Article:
Friday, November 14, 2008

Our Littlest Visitors

At McGowan Fine Art we have entertained Brownie Troops, Elder hostel, high school art classes, college level classes and more. They come here to learn what a commercial gallery is all about, what is art or how to be a professional artist. I have always enjoyed these groups- it is a break from my normal routine and I get to do one of my favorite things- talk about art.

I think having groups of younger kids exposed to art is very important. It teaches them to make it a part of their every day life. I think of it as teaching them to be cultural consumers.

This past Wednesday I hosted the World School from Nashua, NH. I had about 20 4-year olds in the gallery along with 8 adult chaperons. They were a fabulous little group of well behaved children- my favorite kind! I think they may have been overwhelmed by the experience but it may come back to them at a later date as having been a fun day. They really focused on the "why you shouldn't touch" speech I had given them earlier and had many questions on my reaction if one of them damaged a piece.

Hands down the most admired item in the whole gallery was my dog Henry. This is a picture of Amanda helping a young boy admire him. They tended to want to crowd in and lay hands on him all at once. He was very patient with them but I think he was a little distressed by the hubbub.

Monday, October 27, 2008

Jane Ryan Reception, October 24, 2008

Maine artist, Jane Ryan shown talking to one of her fans. Lots of people came to the opening,
but I forgot to pull my camera out until the last minute... as everyone was getting ready to leave.

Saturday, October 18, 2008

Peter Milton Round Table Discussion October 11, 2008

McGowan Fine Art hosted a round table discussion on Peter Milton's latest print, Tracking Shot. About 20 of Peter's collectors attended to help him tease out the implications of going digital. It was a lively discussion with many of the attendees, some artists in their own right, interjecting with good questions. For those who are unaware of the controversy- Peter recently published his print both as a digital edition and as an intaglio. Purists are not quite sure what to make of this.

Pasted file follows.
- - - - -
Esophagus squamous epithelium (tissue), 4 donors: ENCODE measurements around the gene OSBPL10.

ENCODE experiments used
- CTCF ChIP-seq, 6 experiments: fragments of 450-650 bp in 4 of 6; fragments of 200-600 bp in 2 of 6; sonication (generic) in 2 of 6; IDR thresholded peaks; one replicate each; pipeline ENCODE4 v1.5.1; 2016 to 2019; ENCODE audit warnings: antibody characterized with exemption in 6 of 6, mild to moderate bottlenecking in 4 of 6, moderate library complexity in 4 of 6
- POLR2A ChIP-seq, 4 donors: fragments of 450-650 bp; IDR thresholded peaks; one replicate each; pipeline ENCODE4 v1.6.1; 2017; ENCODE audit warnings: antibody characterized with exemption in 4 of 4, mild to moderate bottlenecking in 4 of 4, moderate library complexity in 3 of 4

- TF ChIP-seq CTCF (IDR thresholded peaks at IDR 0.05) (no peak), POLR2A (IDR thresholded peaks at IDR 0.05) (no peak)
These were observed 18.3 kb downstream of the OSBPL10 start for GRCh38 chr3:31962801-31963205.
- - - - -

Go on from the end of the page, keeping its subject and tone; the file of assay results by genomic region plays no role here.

Peter has started using Adobe Photoshop to create the composition of his piece. Previously the compositions were created through painstaking photocopying of images after much tinkering with enlargement and reduction. Peter had reached the limits of this method and thus turned to "the beast" Photoshop.

After the discussion led by Mary McGowan the guests stayed for an opportunity to talk in more depth with Peter and look at his prints.

Saturday, September 13, 2008

Children's Illustrators Opening- September 12, 2008

So the evening started off slowly... I plan these events so far in advance but who was to know that it was a race weekend bringing in fans from around New England and that Barack Obama was speaking at the Tech. Both conspired to clog the highways heading North keeping most of the artists from arriving on time. Tracey Dahle Carrier was first and is shown here speaking with a collector.

Beth Krommes showed up next, shown here in the green sweater talking with a fan. Both Tracey and Beth are from NH so were able to get around some of the traffic.

Soon the crowds really started showing up - there was barely any room to move (although it doesn't seem like it in these photos. People had so many questions for the artists. Mary, Amanda & I were kept busy introducing fans to the artists and shepherding the artists downstairs to sign books that Gibson's Bookstore made available that evening.

Sheila Smallwood, children's editor at Houghton Mifflin, is shown here on the left of Rebecca Bond-yet another illustrator! Sheila was instrumental in getting this show off the ground so long ago. She pointed me in the direction of an Studio Goodwin Sturges who reps so many wonderful children's illustrators. It was difficult to choose just the the seven that I did.

Sheila's pocket puppy, Riley, is shown amusing one of the many young fans who turned up to meet real, live artists! (photo credit Michelle Johnson)

Here is Scott Magoon standing in front of his prints. He arrived 45 minutes late because of traffic. As soon as he walked through the door he was accosted by a young reader who was very concerned that he wouldn't get his book signed. Scott was originally from NH but has since moved to the big city to be an editor for Houghton Mifflin.